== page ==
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Advances in Software Engineering
Volume 2010 (2010), Article ID 428521, 18 pages
http://dx.doi.org/10.1155/2010/428521
Research Article

Automated Test Case Prioritization with Reactive GRASP

Optimization in Software Engineering Group (GOES.UECE), Natural and Intelligent Computing Lab (LACONI), State University of Ceará (UECE), Avenue Paranjana 1700, Fortaleza, 60740-903 Ceará, Brazil

Received 15 June 2009; Revised 17 September 2009; Accepted 14 October 2009

Academic Editor: Phillip Laplante

Copyright © 2010 Camila Loiola Brito Maia et al. This is an open access article distributed under the Creative Commons Attribution License, which permits unrestricted use, distribution, and reproduction in any medium, provided the original work is properly cited.

Abstract

Modifications in software can affect some functionality that had been working until that point. In order to detect such a problem, the ideal solution would be testing the whole system once again, but there may be insufficient time or resources for this approach. An alternative solution is to order the test cases so that the most beneficial tests are executed first, in such a way only a subset of the test cases can be executed with little lost of effectiveness. Such a technique is known as regression test case prioritization. In this paper, we propose the use of the Reactive GRASP metaheuristic to prioritize test cases. We also compare this metaheuristic with other search-based algorithms previously described in literature. Five programs were used in the experiments. The experimental results demonstrated good coverage performance with some time overhead for the proposed technique. It also demonstrated a high stability of the results generated by the proposed approach.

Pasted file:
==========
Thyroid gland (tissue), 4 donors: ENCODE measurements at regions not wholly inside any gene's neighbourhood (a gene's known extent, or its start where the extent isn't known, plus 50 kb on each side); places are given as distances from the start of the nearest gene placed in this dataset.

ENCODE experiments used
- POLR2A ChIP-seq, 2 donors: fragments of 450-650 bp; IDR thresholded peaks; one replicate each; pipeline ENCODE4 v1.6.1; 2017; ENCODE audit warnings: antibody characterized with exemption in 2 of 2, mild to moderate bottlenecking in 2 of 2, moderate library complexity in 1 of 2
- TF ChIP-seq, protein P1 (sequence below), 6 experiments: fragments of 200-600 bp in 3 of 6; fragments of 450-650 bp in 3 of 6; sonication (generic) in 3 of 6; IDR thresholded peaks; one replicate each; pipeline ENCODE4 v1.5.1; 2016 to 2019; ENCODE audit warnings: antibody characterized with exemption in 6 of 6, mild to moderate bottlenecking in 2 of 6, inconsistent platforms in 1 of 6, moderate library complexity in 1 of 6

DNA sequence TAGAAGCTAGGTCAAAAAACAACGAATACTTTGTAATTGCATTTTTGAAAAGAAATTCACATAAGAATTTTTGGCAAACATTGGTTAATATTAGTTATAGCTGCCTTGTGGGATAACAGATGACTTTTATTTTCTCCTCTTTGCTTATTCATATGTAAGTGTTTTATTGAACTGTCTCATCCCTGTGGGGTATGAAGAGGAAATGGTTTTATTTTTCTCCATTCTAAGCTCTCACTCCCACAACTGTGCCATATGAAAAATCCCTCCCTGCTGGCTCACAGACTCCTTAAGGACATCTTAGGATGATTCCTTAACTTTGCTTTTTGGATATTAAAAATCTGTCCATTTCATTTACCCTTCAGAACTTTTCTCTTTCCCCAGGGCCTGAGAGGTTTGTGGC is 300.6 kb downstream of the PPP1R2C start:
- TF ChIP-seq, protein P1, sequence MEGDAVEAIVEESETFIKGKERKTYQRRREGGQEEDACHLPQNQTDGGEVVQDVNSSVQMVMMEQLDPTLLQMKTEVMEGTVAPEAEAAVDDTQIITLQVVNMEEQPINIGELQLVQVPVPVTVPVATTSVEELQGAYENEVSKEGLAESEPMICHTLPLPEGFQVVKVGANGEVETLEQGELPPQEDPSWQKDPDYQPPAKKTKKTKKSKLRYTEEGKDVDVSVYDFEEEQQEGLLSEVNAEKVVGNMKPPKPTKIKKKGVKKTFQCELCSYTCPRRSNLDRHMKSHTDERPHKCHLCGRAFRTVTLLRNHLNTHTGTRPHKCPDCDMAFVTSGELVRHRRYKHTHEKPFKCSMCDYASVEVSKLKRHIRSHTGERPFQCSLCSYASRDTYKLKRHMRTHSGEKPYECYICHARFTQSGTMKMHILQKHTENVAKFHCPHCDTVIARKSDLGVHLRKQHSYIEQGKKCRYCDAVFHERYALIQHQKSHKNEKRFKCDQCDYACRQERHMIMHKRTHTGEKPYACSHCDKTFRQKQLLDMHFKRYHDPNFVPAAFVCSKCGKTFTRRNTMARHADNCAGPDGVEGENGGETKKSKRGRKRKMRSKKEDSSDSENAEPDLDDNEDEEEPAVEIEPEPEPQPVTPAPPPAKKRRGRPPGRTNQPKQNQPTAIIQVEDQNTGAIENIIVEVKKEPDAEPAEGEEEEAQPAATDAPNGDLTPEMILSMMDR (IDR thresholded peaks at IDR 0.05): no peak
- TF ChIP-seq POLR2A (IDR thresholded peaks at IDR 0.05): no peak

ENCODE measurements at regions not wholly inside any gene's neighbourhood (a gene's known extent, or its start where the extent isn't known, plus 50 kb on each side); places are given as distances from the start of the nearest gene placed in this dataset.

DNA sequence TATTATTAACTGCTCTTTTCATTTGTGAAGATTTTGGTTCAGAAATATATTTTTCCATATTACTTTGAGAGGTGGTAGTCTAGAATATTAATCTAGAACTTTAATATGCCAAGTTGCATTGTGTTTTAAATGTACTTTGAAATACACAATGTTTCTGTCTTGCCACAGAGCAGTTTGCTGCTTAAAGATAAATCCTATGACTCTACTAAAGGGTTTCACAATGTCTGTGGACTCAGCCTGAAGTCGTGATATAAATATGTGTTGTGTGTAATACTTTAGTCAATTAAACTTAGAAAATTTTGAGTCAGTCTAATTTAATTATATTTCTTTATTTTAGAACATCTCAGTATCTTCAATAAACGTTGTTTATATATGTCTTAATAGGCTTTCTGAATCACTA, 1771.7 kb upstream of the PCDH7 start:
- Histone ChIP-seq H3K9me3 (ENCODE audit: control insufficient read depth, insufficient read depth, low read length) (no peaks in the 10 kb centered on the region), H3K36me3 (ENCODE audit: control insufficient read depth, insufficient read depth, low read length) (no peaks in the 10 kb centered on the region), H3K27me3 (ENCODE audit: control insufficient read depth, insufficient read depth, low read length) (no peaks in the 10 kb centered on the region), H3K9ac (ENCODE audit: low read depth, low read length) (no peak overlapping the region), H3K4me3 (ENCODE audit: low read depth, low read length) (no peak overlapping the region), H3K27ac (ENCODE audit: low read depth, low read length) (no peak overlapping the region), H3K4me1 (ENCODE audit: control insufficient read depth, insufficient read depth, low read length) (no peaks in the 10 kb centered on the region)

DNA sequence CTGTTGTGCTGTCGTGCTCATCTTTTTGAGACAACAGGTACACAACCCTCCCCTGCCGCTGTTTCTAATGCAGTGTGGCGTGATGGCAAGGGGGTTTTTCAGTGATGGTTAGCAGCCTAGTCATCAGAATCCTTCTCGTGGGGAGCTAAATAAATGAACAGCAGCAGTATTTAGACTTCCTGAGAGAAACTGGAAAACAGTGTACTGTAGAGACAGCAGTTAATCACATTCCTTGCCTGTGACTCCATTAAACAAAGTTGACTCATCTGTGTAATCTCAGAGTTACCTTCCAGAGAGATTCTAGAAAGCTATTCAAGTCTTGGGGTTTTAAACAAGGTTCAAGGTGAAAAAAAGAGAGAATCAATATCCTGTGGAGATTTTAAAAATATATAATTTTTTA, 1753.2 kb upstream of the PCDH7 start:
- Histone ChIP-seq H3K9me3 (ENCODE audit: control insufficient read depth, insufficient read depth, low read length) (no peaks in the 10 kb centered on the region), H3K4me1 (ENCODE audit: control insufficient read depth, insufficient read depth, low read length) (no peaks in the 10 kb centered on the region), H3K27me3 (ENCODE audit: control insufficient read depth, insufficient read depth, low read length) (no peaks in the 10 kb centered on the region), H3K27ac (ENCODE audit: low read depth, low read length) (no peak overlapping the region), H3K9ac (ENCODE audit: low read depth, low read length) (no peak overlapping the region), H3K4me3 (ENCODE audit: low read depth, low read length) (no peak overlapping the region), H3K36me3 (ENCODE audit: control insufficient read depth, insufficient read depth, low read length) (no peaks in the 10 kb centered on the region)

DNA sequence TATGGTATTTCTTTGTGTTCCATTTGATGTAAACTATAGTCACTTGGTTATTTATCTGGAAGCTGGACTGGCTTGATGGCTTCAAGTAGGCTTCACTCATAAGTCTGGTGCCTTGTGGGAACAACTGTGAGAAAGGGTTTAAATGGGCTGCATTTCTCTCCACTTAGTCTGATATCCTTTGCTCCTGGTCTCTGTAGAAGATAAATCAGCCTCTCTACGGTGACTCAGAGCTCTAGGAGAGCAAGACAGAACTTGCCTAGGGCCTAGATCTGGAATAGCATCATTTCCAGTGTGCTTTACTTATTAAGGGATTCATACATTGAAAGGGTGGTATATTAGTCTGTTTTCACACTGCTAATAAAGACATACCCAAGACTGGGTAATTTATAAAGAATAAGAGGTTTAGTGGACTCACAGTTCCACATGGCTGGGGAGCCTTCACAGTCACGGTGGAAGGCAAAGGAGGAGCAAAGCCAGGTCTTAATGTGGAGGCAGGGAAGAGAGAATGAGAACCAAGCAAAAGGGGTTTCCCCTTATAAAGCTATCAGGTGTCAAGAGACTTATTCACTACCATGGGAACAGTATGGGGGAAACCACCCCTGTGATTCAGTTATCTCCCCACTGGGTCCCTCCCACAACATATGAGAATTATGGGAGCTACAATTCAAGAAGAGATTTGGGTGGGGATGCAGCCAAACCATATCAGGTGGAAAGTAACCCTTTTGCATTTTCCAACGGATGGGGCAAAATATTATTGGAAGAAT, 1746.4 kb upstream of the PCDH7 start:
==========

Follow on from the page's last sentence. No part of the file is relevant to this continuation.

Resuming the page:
1. Introduction

More than often, when a system is modified, the modifications may affect some functionality that had been working until that point in time. Due to the unpredictability of the effects that such modifications may cause to the system’s functionalities, it is recommended to test the system, as a whole or partially, once again every time a modification takes place. This is commonly known as regression testing. Its purpose is to guarantee that the software modifications have not affected the functions that were working previously.

A test case is a set of tests performed in a sequence and related to a test objective [1], and a test suite is a set of test cases that will execute sequentially. There are basically two ways to perform regression tests. The first one is by reexecuting all test cases in order to test the entire system once again. Unfortunately, and usually, there may not be sufficient resources to allow the reexecution of all test cases every time a modification is introduced. Another way to perform regression test is to order the test cases in respect to their beneficial factor to some attribute, such as coverage, and reexecute the test cases according to that ordering. In doing this, the most beneficial test cases would be executed first, in such a way only a subset of the test cases can be executed with little lost of effectiveness. Such a technique is known as regression test case prioritization. When the time required to reexecute an entire test suite is sufficiently long, test case prioritization may be beneficial because meeting testing goals earlier can yield meaningful benefits [2].